In the third chapter or "stave" of Dickens' A Christmas Carol, the Spirit of Christmas Present takes Scrooge to the house of his clerk, Bob Cratchit, to witness the Cratchits' Christmas dinner. Their dinner is built around a goose, stuffed with sage and onions, roasted at the baker's shop around the corner, and served with applesauce and potatoes. It is, Dickens tells us, a goose that was a ceremonial event as much as a meal.
At last the dishes were set on, and grace was said. It was succeeded by a breathless pause, as Mrs Cratchit, looking slowly all along the carving-knife, prepared to plunge it in the breast; but when she did, and when the long expected gush of stuffing issued forth, one murmur of delight arose all round the board, and even Tiny Tim, excited by the two young Cratchits, beat on the table with the handle of his knife, and feebly cried Hurrah!
There never was such a goose. Bob said he didn't believe there ever was such a goose cooked. Its tenderness and flavour, size and cheapness, were the themes of universal admiration. Eked out by apple-sauce and mashed potatoes, it was a sufficient dinner for the whole family; indeed, as Mrs Cratchit said with great delight (surveying one small atom of a bone upon the dish), they hadn't ate it all at last! Yet every one had had enough, and the youngest Cratchits in particular, were steeped in sage and onion to the eyebrows!
Dickens makes it very clear that the goose is much extended by the stuffing, potatoes and applesauce, and that even so, it was not an overly abundant meal for the Cratchits, who were seven at the table. But Dickens makes it quite clear that the Cratchits scorn to think of themselves as poor, and enjoy their Christmas dinner quite as much as if it had been procured at twice the cost. Even the Christmas pudding is brought to the table in festive ceremony. Later, in Stave 5 (or chapter 5) when Scrooge wakes after his final spirit has left him, he discovers that it is only just Christmas Day, and resolves to reform himself, and he begins by purchasing and arranging for a magnificent turkey to be delivered to the Cratchits, anonymously.
'It's Christmas Day!' said Scrooge to himself. 'I haven't missed it. The Spirits have done it all in one night. They can do anything they like. Of course they can. Of course they can. Hallo, my fine fellow!'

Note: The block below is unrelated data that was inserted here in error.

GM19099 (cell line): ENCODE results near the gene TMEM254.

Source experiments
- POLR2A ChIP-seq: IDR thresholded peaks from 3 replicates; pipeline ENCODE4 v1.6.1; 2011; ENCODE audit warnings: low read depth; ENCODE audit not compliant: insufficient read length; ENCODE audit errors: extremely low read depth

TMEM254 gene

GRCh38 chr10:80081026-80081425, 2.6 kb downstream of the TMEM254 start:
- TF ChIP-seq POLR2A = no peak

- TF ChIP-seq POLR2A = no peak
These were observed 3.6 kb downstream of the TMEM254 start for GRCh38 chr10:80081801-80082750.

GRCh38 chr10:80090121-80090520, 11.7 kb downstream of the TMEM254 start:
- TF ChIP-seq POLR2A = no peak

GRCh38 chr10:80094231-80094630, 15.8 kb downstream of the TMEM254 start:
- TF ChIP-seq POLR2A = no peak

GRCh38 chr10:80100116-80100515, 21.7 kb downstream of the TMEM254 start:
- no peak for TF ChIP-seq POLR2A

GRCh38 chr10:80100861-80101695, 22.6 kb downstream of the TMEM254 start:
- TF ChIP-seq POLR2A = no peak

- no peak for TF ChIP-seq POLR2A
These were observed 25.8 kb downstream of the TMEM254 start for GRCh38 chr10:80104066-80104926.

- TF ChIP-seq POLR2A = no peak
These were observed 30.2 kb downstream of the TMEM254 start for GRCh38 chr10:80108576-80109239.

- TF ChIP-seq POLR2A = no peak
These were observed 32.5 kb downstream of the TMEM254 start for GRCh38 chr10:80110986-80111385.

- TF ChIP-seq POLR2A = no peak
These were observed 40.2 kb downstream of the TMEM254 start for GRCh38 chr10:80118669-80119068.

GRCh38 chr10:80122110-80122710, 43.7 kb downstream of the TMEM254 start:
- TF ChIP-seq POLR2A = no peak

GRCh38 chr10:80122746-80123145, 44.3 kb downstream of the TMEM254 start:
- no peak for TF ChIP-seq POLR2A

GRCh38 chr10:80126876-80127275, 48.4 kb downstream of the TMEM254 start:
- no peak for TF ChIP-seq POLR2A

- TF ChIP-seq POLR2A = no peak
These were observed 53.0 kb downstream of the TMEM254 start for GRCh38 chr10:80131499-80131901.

'Hallo!' returned the boy.
'Do you know the Poulterer's, in the next street but one, at the corner?' Scrooge inquired.
'I should hope I did,' replied the lad.
'An intelligent boy!' said Scrooge. 'A remarkable boy! Do you know whether they've sold the prize Turkey that was hanging up there? -- Not the little prize Turkey: the big one?'
'What, the one as big as me?' returned the boy.
'What a delightful boy!' said Scrooge. 'It's a pleasure to talk to him. Yes, my buck!'
'It's hanging there now,' replied the boy.
'Is it?' said Scrooge. 'Go and buy it.'
'Walk-er!' exclaimed the boy.
'No, no,' said Scrooge, 'I am in earnest. Go and buy it, and tell them to bring it here, that I may give them the direction where to take it. Come back with the man, and I'll give you a shilling. Come back with him in less than five minutes and I'll give you half-a-crown!'
There's something subtle going in Dickens' (and Scrooge's) substitution of the turkey "as big as me" for the goose. It's not just the size of the two birds, either. The turkey, even in Dickens' late nineteenth century London (A Christmas Carol was first published on December 17, 1843), was a bit of an exotic bird, one whose ancestors were imported from the New World. This ginormous turkey (or Turkey, as Dickens has it) is the larger of two "prize" birds hanging in the window of the poultry shop; this is the bird that, generally speaking, no one could afford to buy—but that would lure customers in to the shop for the more affordable goose. First, there's the ostentatious aspect of purchasing the "prize Turkey," an ostentation largely erased by Scrooge's anonymity, but there's also a subtle class distinction; Scrooge is from a different class than his clerk Bob Cratchit; Scrooge's father could afford to send him to school, and to leave him a legacy. Scrooge not only can afford the prize Turkey, it seems entirely appropriate to buy the best.
The Victorians standardized much of what we in both Britain and the U.S. consider a traditional Christmas, and much of that was in fact popularized by Dickens' A Christmas Carol, right down to the illustrations of the first edition.